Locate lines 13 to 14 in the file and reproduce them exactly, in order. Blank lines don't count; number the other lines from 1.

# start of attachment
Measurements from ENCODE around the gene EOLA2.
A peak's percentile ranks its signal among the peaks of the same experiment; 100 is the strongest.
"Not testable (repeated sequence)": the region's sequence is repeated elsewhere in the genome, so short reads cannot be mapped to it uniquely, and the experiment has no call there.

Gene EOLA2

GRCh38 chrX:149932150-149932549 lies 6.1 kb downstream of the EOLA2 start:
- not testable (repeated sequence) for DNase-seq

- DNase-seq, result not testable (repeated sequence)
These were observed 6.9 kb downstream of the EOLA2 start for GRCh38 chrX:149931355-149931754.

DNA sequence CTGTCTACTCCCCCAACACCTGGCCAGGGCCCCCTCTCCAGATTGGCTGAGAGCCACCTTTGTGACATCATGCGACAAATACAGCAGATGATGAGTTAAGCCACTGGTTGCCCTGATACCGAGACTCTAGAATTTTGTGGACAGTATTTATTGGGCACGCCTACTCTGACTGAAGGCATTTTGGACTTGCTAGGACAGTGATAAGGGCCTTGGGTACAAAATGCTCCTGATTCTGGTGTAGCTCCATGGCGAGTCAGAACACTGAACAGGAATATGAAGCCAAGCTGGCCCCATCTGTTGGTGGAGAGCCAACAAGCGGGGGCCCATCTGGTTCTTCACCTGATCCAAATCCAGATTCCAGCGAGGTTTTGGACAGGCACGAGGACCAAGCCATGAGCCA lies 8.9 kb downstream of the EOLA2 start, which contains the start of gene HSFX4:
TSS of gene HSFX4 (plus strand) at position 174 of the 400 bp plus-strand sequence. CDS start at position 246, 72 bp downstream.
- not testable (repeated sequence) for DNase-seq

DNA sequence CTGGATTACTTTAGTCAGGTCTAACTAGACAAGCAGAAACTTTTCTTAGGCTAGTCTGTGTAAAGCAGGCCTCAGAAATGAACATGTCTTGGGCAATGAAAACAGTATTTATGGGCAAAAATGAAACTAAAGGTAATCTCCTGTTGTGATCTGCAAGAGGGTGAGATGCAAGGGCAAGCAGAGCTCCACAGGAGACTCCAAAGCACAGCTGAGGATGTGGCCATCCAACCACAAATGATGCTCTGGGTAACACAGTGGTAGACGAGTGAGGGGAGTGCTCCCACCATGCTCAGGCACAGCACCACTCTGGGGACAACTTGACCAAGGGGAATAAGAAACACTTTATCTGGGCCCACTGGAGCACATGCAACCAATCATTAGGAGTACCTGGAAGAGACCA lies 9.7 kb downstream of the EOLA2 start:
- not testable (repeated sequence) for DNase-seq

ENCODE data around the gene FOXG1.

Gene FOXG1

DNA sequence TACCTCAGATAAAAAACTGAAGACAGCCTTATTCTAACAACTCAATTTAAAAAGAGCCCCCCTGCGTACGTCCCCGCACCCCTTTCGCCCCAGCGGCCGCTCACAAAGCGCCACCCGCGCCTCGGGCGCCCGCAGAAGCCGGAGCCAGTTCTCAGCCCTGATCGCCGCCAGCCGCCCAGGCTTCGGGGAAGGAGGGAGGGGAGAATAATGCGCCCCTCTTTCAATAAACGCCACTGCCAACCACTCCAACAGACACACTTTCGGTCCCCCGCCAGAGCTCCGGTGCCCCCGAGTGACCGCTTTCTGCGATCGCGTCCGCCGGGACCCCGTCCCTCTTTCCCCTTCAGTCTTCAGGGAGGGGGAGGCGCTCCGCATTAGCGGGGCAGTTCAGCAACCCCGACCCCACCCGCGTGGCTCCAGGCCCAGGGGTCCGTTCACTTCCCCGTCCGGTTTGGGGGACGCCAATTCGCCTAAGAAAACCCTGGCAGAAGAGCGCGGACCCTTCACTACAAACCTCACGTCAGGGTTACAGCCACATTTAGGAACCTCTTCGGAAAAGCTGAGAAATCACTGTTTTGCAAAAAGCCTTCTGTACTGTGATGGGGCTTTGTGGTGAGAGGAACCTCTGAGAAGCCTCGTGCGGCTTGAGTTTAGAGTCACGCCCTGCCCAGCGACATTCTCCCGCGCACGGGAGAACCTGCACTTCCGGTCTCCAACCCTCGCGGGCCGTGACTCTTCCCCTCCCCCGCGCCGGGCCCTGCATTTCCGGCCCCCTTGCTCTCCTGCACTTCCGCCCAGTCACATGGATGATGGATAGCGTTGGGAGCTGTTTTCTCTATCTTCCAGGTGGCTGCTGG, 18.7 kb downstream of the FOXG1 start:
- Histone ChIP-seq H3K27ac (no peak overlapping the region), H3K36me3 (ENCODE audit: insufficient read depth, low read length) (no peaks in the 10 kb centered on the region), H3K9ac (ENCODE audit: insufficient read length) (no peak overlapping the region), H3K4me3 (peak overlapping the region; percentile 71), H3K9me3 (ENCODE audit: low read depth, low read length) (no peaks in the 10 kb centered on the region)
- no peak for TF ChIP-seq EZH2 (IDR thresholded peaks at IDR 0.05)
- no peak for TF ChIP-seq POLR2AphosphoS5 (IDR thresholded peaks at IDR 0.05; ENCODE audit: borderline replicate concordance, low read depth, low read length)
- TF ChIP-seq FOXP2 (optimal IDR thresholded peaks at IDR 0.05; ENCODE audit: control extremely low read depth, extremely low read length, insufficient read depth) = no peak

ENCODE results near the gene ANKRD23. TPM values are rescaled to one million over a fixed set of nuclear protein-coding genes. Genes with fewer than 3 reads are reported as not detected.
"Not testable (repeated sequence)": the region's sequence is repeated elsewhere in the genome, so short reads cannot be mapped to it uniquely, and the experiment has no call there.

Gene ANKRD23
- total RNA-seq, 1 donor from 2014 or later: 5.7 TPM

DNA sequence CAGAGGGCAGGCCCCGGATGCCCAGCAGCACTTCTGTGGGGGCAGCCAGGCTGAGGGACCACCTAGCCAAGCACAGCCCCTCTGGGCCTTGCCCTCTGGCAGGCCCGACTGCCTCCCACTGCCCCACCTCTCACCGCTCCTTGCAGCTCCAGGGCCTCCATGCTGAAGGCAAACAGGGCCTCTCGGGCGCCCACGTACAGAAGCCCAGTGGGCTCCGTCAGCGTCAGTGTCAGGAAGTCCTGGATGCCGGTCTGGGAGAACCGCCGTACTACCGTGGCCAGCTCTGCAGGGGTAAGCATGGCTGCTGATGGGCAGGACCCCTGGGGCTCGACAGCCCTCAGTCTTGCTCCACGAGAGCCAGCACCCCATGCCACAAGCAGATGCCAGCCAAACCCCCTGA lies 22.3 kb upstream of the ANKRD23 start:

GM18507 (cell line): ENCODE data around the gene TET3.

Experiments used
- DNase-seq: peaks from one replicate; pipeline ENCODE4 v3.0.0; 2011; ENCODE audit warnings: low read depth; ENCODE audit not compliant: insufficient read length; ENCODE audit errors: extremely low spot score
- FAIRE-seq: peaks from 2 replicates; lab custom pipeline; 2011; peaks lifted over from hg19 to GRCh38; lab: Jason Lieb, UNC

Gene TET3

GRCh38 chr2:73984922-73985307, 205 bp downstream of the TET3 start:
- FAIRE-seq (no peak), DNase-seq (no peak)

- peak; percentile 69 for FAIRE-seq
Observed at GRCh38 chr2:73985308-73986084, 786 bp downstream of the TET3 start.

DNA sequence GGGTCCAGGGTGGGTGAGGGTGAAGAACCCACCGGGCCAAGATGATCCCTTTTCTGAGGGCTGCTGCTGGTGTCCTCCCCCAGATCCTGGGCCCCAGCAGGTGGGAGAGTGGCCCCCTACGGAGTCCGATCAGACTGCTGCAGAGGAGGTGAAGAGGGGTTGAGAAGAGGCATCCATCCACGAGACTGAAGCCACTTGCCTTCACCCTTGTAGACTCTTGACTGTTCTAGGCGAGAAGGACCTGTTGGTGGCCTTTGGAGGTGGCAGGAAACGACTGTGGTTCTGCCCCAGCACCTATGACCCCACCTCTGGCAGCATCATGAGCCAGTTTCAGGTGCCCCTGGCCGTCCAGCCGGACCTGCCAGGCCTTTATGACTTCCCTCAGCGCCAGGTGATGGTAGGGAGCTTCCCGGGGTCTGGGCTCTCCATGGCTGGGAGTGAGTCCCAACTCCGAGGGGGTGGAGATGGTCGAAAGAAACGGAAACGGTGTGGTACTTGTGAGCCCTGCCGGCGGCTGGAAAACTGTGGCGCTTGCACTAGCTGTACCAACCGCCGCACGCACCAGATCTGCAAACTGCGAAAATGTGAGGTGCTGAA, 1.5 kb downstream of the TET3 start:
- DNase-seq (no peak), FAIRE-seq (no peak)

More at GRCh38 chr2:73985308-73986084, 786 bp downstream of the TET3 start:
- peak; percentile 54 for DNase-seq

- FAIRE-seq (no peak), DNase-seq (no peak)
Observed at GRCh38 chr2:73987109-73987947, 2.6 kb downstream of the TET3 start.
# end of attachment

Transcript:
- not testable (repeated sequence) for DNase-seq

ENCODE data around the gene FOXG1.